Despite a dramatic, power-pole shearing crash, only one person was injured, and it was minor. Rob Ritchie lives nearby and sent us this photo. “I was sitting at my computer working on a project, when a huge thundering sound occurred, followed by an explosive sound, as well,” wrote Ritchie. “Instantly, all power went out. I went outside and looked down the street to see quite a horrific sight!”

Police said they had to put out stop signs and assign officers to direct traffic in the area. “It was a mess,” said Lt. Christine Orrey.

Ritchie said he has been trying to get speed bumps installed on his street for nine years. “Cars constantly speed on this street, sometimes at very high speeds for the conditions,” he wrote. “Perhaps the city of Hayward will reconsider, before other tragedies occur.”

Another Hayward resident called and said he had just taken his mother to a dialysis treament at a Jackson Street clinic when the lights went out. Karl Kanoho said patients had to be transported to hospitals because the facility has no backup power. His mother hadn’t started treatment yet and had to come back the next day.

“None of the (dialysis centers) have backup generators,” Kanoho said, adding that he felt lucky because his mother wasn’t in critical need of the treatment. “But it could have been a disaster.”

Anyone else with a blackout story?


Why did the chicken stand in the middle of the road?

UPDATE: The HARD board voted to oppose construction of the power plant at its Monday night meeting. They essentially said that it’s their job to act in the interest of the parks, and the plant would have a negative impact, at least visually, for people using the Hayward Regional Shoreline. “It’s our job to make sure that our assets are protected,” said boardmember Minane Jameson. “Tens of thousands of people use the shoreline and the interpretive center, and (the power plant) will hurt our business.” Jameson made the motion to oppose and was joined by Paul Hodges and Dennis Waespi. Carol Pereira and Lou Andrade were absent. We’ll have a story about the upcoming Sept. 2 meeting on the power plant later this week.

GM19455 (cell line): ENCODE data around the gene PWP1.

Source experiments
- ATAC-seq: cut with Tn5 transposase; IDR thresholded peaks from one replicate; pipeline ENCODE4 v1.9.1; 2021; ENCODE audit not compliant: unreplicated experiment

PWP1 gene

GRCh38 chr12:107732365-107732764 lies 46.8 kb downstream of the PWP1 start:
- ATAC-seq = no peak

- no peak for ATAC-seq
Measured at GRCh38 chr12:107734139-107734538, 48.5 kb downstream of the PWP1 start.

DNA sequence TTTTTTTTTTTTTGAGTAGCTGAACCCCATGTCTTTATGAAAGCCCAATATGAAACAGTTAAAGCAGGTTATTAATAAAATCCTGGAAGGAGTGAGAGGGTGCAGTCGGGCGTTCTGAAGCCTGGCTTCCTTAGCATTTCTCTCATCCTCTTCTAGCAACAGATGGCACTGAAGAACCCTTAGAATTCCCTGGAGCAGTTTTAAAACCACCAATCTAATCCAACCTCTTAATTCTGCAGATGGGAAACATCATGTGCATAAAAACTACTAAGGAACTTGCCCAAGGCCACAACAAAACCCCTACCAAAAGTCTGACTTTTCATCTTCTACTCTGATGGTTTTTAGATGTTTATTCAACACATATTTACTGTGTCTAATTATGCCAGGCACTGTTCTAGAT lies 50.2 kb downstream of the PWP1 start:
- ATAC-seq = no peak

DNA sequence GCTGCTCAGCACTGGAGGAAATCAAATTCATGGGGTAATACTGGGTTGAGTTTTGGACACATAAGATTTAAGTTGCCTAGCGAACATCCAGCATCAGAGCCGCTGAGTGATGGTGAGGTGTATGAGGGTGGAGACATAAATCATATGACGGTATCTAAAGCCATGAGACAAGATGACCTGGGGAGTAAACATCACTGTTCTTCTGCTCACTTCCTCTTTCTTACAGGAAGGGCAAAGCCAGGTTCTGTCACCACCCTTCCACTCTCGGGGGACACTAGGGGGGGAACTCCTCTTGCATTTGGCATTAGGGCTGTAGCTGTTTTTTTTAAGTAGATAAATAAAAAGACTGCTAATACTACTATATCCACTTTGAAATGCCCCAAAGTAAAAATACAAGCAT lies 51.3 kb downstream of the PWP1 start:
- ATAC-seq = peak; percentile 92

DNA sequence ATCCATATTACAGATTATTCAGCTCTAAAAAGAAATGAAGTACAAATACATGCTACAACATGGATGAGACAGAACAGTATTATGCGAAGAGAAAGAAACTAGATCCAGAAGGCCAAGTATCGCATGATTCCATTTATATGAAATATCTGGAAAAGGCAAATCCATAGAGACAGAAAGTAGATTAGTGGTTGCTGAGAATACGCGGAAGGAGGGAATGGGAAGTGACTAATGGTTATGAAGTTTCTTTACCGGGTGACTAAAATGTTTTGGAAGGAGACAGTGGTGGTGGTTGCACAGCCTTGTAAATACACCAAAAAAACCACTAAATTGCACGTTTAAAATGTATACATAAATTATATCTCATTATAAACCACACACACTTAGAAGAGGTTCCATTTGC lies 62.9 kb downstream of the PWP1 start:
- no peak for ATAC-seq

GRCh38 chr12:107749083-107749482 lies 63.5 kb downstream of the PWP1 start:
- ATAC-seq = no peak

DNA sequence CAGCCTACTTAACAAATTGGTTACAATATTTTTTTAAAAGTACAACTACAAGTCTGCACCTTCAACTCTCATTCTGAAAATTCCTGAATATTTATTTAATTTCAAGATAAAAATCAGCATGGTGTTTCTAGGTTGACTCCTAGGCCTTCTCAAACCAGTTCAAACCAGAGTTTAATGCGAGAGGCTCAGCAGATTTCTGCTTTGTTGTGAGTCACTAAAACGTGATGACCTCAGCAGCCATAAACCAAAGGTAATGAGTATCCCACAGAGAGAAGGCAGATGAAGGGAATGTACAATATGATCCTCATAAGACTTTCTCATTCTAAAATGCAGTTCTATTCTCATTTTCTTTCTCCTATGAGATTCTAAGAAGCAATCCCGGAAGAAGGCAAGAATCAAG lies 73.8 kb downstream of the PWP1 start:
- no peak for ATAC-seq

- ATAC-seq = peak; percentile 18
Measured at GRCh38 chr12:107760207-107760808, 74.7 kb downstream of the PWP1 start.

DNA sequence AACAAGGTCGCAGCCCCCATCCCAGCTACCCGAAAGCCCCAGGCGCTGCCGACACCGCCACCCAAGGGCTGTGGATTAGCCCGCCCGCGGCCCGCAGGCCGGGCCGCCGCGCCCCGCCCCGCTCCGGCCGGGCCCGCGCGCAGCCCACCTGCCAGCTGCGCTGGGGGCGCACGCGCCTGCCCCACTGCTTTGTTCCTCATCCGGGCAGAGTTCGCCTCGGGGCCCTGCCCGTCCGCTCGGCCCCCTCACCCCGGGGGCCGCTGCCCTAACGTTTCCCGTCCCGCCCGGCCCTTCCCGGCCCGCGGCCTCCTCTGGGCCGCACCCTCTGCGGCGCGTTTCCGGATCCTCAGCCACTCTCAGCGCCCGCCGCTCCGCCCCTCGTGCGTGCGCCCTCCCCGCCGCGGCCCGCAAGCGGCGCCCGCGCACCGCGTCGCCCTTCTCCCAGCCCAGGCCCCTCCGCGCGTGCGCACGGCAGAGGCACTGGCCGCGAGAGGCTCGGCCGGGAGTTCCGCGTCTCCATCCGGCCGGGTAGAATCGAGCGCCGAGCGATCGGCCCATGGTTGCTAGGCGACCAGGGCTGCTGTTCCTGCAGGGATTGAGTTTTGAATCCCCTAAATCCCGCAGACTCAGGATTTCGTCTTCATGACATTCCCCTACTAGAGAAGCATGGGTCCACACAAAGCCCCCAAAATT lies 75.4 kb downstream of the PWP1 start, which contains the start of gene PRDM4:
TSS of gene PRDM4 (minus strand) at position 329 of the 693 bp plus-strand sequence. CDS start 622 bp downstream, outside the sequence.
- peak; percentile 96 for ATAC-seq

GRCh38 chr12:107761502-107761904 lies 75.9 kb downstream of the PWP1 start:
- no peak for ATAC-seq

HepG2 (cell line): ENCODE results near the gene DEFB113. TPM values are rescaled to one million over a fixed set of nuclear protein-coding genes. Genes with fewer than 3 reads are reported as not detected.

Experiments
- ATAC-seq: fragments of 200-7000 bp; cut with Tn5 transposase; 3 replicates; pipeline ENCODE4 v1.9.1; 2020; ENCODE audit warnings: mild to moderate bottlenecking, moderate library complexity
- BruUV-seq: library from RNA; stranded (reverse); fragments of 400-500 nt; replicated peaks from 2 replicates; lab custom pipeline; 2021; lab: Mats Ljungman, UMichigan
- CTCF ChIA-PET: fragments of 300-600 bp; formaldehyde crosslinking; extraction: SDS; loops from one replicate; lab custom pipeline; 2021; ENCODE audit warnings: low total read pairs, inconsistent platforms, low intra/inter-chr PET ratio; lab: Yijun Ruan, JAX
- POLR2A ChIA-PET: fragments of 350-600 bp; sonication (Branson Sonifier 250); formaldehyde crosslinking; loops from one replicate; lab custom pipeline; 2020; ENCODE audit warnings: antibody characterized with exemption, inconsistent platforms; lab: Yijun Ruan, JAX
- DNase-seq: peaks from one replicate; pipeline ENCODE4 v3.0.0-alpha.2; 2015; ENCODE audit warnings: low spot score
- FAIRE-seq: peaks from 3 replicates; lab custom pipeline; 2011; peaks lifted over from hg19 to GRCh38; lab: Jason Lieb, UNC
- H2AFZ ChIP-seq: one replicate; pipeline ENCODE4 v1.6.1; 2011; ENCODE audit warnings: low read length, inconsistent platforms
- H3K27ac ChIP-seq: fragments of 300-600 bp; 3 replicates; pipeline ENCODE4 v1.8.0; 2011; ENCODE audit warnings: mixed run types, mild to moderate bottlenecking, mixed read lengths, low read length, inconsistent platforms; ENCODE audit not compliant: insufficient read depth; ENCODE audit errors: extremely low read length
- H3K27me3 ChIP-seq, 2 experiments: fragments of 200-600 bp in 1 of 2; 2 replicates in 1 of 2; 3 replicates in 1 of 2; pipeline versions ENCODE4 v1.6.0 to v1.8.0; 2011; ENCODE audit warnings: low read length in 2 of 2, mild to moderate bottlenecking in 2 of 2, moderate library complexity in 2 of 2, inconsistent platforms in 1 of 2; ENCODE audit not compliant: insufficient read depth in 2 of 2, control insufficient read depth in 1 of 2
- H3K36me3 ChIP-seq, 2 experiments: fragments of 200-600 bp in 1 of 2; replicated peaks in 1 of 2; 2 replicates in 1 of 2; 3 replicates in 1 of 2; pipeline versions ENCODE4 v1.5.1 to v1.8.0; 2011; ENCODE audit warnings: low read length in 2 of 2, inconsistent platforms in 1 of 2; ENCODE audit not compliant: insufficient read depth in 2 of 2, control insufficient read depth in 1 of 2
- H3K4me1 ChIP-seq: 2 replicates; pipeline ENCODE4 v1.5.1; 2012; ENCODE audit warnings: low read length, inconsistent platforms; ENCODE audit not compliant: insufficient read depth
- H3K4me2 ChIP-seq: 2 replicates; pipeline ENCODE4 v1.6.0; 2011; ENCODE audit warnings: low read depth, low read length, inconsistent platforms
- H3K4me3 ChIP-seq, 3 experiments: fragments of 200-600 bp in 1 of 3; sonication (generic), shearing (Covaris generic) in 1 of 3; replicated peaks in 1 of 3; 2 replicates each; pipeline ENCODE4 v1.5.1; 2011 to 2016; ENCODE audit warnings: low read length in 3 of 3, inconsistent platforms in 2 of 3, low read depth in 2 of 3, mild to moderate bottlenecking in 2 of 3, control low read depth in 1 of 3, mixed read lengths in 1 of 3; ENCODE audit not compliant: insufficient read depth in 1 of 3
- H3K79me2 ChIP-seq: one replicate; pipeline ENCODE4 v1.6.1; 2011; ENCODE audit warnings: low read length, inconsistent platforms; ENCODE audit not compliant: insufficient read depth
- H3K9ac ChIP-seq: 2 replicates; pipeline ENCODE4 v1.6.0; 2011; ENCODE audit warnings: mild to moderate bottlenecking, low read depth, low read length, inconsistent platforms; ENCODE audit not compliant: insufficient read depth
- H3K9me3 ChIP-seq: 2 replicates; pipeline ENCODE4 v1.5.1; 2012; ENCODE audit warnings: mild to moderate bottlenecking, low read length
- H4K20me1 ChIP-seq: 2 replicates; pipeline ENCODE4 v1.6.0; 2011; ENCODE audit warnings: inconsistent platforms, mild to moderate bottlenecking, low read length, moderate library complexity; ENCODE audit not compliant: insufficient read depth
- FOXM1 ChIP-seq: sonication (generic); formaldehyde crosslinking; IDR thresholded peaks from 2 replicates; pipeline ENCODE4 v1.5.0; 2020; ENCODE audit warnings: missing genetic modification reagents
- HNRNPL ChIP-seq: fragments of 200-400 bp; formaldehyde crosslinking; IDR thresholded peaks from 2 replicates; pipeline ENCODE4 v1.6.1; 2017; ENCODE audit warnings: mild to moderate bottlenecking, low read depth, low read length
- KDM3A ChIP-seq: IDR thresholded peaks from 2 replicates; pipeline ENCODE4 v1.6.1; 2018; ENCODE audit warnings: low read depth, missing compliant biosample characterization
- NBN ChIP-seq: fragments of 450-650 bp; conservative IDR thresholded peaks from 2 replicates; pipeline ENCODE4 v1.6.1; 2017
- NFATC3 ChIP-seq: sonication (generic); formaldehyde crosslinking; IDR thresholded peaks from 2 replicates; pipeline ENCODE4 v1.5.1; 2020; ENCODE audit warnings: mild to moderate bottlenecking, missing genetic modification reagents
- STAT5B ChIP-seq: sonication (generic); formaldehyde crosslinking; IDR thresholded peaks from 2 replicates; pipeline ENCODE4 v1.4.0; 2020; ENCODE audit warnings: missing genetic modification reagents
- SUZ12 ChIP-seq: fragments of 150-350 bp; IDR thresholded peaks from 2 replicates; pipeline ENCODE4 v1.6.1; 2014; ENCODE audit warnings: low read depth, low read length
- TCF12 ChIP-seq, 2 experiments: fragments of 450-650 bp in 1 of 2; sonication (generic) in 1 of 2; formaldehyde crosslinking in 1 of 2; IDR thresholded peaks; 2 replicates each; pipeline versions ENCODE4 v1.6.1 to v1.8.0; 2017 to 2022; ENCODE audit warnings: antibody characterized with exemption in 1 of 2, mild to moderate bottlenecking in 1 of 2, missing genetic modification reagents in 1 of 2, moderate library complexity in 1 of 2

To protest the proposed Calpine Russell City Energy Center, of course.

At Thursday night’s downtown Hayward street party, a small group of demonstrators gathered in front of the Calpine booth. One was dressed as a chicken and carried a sign urging people to honk, but the road was closed to vehicle traffic so few could comply.

Calpine opponents plan on attending Monday’s HARD meeting, urging the park and rec district to oppose the power plant. And the next big deal is set for Sept. 2 at City Hall in Hayward, when the Bay Area Air Quality Management District will hold a public hearing regarding issuing a permit for the plant.

The BAAQMD issued a draft permit earlier this summer.

Back to the street party. Thursday was the third of four such things, and there seemed to be more people than at the last one. It went off pretty smooth, police said, although there was a skirmish in the parking lot behind Buffalo Bill’s (also behind the Daily Review) after the party ended. There were reports it was a 15-on-1 fight, and at least one hysterical woman called police, but when they arrived the involved parties had scattered.

Here’s a few more pics from the festival: